Happens Every Day - Memoir - Isabel Gillies

6-12-09  - book ReviewStarbucks and Borders sell exactly the same things - just in different proportions.  I bought this memoir at Starbucks, one of my bookstores.  I enjoy writing to authors of books I read and the following is a letter to this author.

I finished reading your memoir last week and have had some time to think it over.  It reads like a sinewy case study from the Havard Business School.  You have laid out the facts of your case and I get to try to  figure out what really happened, the subtext, the deeper unwritten dynamics at work in the dissolution of your marriage to Josiah (self-centered prick! - just kidding)  Your story opens with the, hubby-assembled, wall of photos and herein lies the key to the mismatch.  We fool ourselves regularly as a society into believing that we are not intensely hierarchical, that we are democratic, “all men are created equal”, meritocracy, blah, blah, but alas, we are hard-wired for a vicious, brutal, always cruel sorting that was feebly expressed by the French nobility prior to the French Revolution and less feebly entertained by Eastern Seabord  (includes southern states) American WASPs.

Although the generation shared by you and your husband manifests outward signs of the spirit of equality: you were summer neighbors in Maine, you two shared excellent private schools, Josiah was a crew jock (how upper crust can a type “A” male get!) and you both had glamorous careers, one doesn’t have to go far back on Josiah’s side to see his “Lynyrd Skynrd” relatives as you call them.  You were perhaps thinking “Deliverance” but being diplomatic.  Your family traces its upper middle-upper class credentials back to the turn of the twentieth century.  Your mother had an “aristocratic upbringing” your father attended Choate, a WASP enclave and Ivy League feeder school.

Your roots are higher on the society food chain by any measure, than those of Josiah.  Due to his upbringing in the scalding cauldron of east coast WASP gunmanship, he knew he was / is your social inferior and as you and he both know, no amount of brilliant poetry or young life altering teaching experience will erase or diminish this cruel arithmetic of generational class dominance.  That you can so carefully describe it, speaks to your acceptance of its rules ie although you may have submitted to bearing Josiah’s children and to following him on his career travels, you knew you had his ass kicked socially.  Was it really a “miracle” that your child was admitted to the tony nursery school, no.  It was a natural benefit of your easily demonstrable social heft.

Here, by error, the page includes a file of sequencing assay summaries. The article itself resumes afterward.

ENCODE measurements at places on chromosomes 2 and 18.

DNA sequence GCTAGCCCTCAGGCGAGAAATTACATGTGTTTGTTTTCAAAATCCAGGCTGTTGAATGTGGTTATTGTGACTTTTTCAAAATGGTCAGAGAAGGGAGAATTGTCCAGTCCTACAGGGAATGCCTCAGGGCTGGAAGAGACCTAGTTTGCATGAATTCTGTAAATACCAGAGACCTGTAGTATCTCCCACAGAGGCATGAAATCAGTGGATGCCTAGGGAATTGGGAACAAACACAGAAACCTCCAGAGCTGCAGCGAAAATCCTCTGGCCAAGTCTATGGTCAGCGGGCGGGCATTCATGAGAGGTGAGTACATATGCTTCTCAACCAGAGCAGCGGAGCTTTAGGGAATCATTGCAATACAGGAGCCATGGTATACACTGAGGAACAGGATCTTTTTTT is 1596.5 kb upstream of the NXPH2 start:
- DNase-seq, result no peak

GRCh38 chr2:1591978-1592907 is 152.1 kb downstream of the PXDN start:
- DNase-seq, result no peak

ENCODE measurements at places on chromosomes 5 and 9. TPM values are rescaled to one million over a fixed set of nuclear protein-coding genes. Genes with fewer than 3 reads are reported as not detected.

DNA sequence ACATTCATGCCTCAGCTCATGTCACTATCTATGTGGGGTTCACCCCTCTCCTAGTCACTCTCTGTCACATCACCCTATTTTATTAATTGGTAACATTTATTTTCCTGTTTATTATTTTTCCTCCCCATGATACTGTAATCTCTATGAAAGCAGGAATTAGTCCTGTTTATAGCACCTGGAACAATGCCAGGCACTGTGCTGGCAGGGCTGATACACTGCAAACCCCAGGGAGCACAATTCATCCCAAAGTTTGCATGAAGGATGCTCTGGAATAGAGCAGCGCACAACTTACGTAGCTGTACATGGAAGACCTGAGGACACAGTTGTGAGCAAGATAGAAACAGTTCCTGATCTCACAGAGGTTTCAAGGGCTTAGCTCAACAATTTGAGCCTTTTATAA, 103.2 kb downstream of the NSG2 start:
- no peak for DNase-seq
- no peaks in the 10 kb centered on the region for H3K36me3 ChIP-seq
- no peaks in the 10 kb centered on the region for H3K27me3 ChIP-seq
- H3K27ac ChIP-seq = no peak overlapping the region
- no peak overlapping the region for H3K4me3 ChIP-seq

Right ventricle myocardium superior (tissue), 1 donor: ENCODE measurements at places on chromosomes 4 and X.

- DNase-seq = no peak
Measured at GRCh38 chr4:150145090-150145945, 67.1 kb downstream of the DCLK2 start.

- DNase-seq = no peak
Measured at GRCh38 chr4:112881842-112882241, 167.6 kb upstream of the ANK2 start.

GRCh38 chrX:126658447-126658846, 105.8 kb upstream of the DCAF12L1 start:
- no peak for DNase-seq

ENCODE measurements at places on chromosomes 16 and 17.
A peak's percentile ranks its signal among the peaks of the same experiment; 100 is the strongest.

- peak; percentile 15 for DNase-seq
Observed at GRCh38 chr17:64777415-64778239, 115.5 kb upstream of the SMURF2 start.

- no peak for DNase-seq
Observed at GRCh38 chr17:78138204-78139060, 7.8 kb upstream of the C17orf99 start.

Josiah felt intimidated by you even though his behavior would seem bossy and dominant to most.  When that mink Sylvia showed up with her pheromone cloud and her more humble origins and her admiration for his status as a teacher, Josiah sensed an escape route from a future as the husband of a Streep-scale movie queen or, given your patrician roots - a Hepburn.

You can look at his fear, his marriage exit, as a validation of your incipient resonance an an American actress.  You have written this story as if you were the sorrier of the two of you.  That he is the hot, young stud-scholar-jock who has, without a thinking past his organ (Jacobsons), abandoned his young family.  I don’t doubt anything you have written or that your experience was shocking, heartbreaking and very dismal but you have given us barely enough back-story to peel the infinite onion that is human love, to see that you are the more dominant and powerful of the two of you.

I wonder if your book has affected his academic career?  I’ll bet your current husband grew up on the West Coast, another country socially than the East.  I have a few tales from my Harvard experience of briliance not being able to trump multi-generational, family social clout.  It is a very interesting book.  Thank you for your superb, thought-provoking story.  I like to think you wrote it just for me, Joe Reader, thus this note.